Radio City Nixes Musicians Offer to Return
NEW YORK (AP) _ A showdown devoid of holiday cheer loomed Thursday at Radio City Music Hall, where management said its annual ``Christmas Spectacular″ would go forward with canned Christmas tunes amid a bitter labor dispute with its musicians.
The musicians, their instruments in hand, pulled down their picket line and returned to work Thursday morning after a one-day strike. But they wound up stranded outside Radio City as thousands of ticket-holders streamed past to attend the first show of the season.
The dispute did not affect the world-famous Rockettes dance troupe.
``We are ready to play unconditionally and immediately, but apparently we’ve been locked out,″ said David Lennon, president of Local 802 of the American Federation of Musicians. ``We took the picket signs down, and we did it for all the audience members and all of New York.″
The show, a holiday fixture for seven decades, ordinarily draws tens of thousands of revelers every Christmas season. But the labor dispute raised questions about this year’s show, as stagehands conducted a one-night walkout in support of the musicians.
Musicians for the 35-member orchestra gathered in vain outside the stage door on West 51st Street. Tom Olcott, his trombone over his shoulder, was eager to perform.
``We have agreed to all of their contract terms, and we’re willing to go in unconditionally with or without a signed contract,″ said Olcott. Fellow union member Roger Rosenberg entertained the waiting crowd by playing Christmas carols on his saxophone.
But a management spokeswoman said Radio City planned to put on the show with recorded music done by a 55-piece orchestra.
``The musicians went on strike and did not show up for rehearsals, so they cannot then decide to come back on a whim or without a contract,″ said spokeswoman Mikyl Cordova.
The audience for the 11 a.m. show, the first of the season, was told to proceed inside the building as usual. Howard Frydman, who came down from Bloomfield, Conn., said he anticipated there would not be live music.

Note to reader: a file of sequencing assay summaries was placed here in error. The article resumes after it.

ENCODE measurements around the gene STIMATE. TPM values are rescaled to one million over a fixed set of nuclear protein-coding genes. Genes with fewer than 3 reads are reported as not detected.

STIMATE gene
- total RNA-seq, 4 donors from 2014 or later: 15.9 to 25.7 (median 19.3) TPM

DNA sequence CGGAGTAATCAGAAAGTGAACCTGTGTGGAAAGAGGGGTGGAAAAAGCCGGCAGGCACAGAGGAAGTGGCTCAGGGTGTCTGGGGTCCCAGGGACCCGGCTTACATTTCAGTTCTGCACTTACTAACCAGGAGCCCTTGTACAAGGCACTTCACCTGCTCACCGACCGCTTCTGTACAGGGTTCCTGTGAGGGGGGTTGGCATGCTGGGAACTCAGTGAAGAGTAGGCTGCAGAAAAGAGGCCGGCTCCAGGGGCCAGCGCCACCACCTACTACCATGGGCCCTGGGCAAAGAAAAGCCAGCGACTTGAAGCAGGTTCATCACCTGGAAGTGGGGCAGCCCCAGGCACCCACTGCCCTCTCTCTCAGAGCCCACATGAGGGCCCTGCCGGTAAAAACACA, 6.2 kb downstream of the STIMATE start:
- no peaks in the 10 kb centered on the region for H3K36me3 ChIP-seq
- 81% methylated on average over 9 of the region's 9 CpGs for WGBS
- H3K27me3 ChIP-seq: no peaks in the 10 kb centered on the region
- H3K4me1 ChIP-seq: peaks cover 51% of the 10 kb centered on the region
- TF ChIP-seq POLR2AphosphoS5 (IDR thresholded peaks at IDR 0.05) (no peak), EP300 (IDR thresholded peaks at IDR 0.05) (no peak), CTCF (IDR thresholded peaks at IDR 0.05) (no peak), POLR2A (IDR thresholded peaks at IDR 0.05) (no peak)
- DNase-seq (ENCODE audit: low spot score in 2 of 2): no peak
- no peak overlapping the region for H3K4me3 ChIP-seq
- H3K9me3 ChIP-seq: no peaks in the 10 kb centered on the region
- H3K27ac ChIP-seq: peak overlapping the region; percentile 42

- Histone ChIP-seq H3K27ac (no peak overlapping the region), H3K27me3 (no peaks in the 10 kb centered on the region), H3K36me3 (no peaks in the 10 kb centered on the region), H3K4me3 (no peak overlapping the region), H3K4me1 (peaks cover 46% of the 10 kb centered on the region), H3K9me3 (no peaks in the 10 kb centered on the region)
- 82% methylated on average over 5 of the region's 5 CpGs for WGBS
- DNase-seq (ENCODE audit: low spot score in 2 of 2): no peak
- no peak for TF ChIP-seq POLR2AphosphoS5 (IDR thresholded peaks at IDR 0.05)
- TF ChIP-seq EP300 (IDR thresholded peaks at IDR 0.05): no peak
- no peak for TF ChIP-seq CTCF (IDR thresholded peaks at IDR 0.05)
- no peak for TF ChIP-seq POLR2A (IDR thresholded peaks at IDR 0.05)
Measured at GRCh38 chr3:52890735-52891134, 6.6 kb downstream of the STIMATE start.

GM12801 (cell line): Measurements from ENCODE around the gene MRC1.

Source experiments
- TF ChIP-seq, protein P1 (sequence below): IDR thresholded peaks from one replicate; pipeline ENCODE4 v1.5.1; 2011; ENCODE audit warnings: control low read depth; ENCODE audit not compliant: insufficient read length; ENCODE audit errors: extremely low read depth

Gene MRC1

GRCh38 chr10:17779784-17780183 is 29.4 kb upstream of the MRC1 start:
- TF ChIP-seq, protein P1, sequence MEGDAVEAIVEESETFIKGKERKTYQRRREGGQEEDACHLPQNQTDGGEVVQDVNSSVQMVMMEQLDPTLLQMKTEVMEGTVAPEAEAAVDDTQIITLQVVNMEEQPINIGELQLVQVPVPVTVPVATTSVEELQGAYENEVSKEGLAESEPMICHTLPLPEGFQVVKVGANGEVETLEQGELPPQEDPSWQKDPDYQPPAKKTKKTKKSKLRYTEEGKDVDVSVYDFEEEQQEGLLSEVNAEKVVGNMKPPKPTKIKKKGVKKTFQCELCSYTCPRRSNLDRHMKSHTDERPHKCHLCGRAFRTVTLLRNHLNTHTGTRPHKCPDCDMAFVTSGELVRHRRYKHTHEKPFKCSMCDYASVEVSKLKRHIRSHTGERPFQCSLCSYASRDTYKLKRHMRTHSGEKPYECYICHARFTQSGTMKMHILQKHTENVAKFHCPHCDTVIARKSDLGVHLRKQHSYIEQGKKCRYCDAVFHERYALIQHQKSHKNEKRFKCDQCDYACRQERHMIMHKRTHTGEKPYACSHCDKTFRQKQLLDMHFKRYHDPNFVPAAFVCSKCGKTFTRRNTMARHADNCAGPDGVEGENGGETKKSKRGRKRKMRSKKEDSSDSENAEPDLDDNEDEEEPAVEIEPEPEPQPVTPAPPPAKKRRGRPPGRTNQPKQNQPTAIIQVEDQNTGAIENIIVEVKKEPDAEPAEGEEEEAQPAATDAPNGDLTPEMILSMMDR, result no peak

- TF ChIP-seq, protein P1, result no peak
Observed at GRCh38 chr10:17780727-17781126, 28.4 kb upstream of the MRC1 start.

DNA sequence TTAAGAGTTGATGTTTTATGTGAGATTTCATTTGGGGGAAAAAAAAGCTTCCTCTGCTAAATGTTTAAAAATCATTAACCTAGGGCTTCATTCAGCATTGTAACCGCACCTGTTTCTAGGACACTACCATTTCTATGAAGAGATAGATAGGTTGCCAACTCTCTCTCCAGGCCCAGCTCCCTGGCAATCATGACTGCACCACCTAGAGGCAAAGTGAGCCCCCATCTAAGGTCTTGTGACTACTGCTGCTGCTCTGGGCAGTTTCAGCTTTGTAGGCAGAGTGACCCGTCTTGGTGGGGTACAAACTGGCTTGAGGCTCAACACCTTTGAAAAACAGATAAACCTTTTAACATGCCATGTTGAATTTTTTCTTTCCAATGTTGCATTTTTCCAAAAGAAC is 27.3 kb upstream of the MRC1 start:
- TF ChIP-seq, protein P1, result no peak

``Sure, you feel a little disappointed,″ he said. ``We’ll just make the best of it.″
The musicians walked out Wednesday over salaries and overtime pay. Their contract expired in May, and the union blamed management for the breakdown of talks.
On Wednesday night, a preseason performance was canceled and ticketholders were disappointed as several dozen musicians picketed outside the Manhattan landmark. The show, featuring the precision dancing of the world-famous Rockettes dance troupe, is known around the world.
Tickets for the show run as high as $250.
The union accuses Cablevision Systems Corp., which operates Radio City, of vastly underpaying musicians who put on several shows a day throughout the holiday season. In a statement, Radio City said it had offered the musicians increases in salary and benefits ``over what is already the most lucrative contract in the industry.″
Stagehands for the show walked out to back the musicians, said James Claffey Jr., president of Local 1 of the International Alliance of Theatrical Stage Employees.
The union-represented Rockettes planned to perform since there was no picket line to cross, according to their union, the American Guild of Variety Artists. The Rockettes reached a contract agreement with Radio City Entertainment last month.
More than a dozen Broadway musicals went dark in March 2003 for four days after a musicians strike, costing the theaters lost millions of dollars. Taped music was used instead during a 2000 strike at the New York City Ballet.
Union negotiator Mark Johansen said previously that Radio City Entertainment was trying to cut the musicians’ base pay of $133 per show, which he said was about $40 less than what standard Broadway musicians are paid. At the height of the Christmas season, the orchestra works as many as six 90-minute shows every day _ at overtime pay beyond the first two. The musicians must play at least 12 shows a week.
On average, Johansen said, a musician doing 150 of about 200 shows in the run would make about $25,000; orchestra members also receive very basic year-round health benefits.
Associated Press Writers Ula Ilnytzky and Elizabeth LeSure contributed to this report.